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A difficult week for the British team ended at least on a positive note, Elinor Barker claiming the world points race title for the second time in her career, thanks to a wonderfully gutsy ride which left the Welsh rider “seeing stars”.
Barker famously said after winning her first world points race title in Hong Kong in 2017 that she was happy to be the bride rather than the bridesmaid for once in a world championship bunch race.
She is becoming something of a bridezilla these days, what with her scratch race win as well last year. She certainly remains one of the heavyweights of this Great Britain squad; one of a trio of women’s endurance stars alongside fellow Olympic team pursuit gold medallists Laura Kenny and Katie Archibald.
Britain are lucky to have Barker. This was the second straight year she has bailed them out with their only gold medal of the world championships.
The concern – and it was one that Barker herself pointed out – is that the points race is not an Olympic discipline. In fact, rather incredibly given their successes over the past 15 years, no British rider or team has won a world title in an Olympic discipline for two years.
Tokyo 2020 will be the first time since Sydney 2000 that the British team will go to an Olympics without a reigning world champion in any of the disciplines. It was a point not lost on Barker.
“I’d have much rather have won the Madison to be honest,” she said, referring to Saturday’s disappointment, when team-mate Neah Evans crashed 20 laps from the finish, costing them any chance of competing for a medal.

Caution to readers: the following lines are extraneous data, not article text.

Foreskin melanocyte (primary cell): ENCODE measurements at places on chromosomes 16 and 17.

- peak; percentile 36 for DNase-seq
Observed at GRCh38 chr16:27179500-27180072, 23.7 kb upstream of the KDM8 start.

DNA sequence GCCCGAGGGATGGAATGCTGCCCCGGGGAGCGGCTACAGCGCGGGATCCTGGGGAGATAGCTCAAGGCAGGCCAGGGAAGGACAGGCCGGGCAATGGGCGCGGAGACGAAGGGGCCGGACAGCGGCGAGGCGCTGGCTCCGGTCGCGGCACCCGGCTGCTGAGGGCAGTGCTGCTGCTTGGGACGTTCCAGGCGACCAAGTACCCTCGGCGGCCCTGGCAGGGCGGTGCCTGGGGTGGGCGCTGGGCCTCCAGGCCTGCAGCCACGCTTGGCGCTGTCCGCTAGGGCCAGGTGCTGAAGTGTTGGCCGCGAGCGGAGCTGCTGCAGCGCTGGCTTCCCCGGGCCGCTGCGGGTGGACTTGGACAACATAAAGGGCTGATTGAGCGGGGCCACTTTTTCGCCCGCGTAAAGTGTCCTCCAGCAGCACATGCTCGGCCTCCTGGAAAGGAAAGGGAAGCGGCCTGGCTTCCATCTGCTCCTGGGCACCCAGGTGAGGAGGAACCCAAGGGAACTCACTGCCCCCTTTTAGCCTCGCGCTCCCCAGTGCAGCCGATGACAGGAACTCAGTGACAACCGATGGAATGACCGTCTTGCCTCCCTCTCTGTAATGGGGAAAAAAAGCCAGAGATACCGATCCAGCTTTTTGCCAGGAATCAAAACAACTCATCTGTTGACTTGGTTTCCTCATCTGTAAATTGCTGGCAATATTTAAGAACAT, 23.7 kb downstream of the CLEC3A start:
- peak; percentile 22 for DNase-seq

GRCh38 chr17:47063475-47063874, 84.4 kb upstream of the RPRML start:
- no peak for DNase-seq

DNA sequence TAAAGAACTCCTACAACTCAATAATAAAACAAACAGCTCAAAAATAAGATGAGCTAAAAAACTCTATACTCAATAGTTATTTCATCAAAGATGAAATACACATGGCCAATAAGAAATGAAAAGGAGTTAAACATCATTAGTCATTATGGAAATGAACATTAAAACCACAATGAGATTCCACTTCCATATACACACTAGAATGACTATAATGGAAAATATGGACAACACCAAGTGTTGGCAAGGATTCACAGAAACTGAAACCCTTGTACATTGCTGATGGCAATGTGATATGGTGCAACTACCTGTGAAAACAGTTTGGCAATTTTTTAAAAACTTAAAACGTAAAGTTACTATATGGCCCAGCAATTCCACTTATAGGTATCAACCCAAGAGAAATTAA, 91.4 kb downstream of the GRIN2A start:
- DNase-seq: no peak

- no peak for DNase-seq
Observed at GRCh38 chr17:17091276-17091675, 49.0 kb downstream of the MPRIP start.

“But I knew that I had good legs yesterday, so I’m glad that I was able to prove that today.”
She certainly did. Lying fifth with 21 laps of the race remaining, six points behind leader Jennifer Valente of the United States, Barker went all in, trying to gain a lap on the field which she knew would win her 20 points and see her leapfrog her opponents.
Working initially with Australia’s Alexandra Manly, and then, once Manly blew, on her own, Barker risked it all. It was a brave move.
She made the point afterwards that, having won a few world titles now, she is in a place where she would rather finish 10th trying to win the race than ride cautiously and settle for a medal. “I’m not too scared of that anymore.”
The crowd appreciated it, as did the German announcer on the PA system, who screamed something about the “British Empire” as she made the catch.
Barker admitted she would have been powerless to react had one of her rivals launched a late counter-attack at that point.
“I wanted to have some more energy to at least get involved in another sprint after I got the lap, but I had absolutely nothing left, I was seeing stars,” she said. “I couldn’t even entirely tell who the four at the front were, I just had my fingers crossed that they didn’t get the lap or anything. The plan would have been to have a few more beans at the end but it went as well as it possibly could.”
It certainly helped to gloss over some of the more worrying aspects of these championships from a British perspective. It has been a bruising week for the team, what with sponsor HSBC UK announcing at the start of it that it was choosing not to take up the option of a second Olympic cycle.
On the track the battering dished out to the men’s pursuit team was even more painful than the crash in the omnium that left golden girl Kenny with four stitches in her face.
Ethan Hayter and Ollie Wood, looking for some late redemption after that pursuit thrashing, never looked like getting it in Sunday’s Madison, finishing ninth. Katy Marchant, meanwhile, narrowly failed to make the women’s keirin final.
Hayter insisted he was not panicking, pointing out that Britain’s quartet produced a personal best in qualifying, with the gap to Denmark – who broke the world record three times en route to gold – not quite as big as everyone was making out since there were two teams on the track in the later rounds.
“I think the [deficit] is only four seconds in qualifying,” he said. “Which knowing we’ve got a lot to come is bridgeable. I’m still positive.”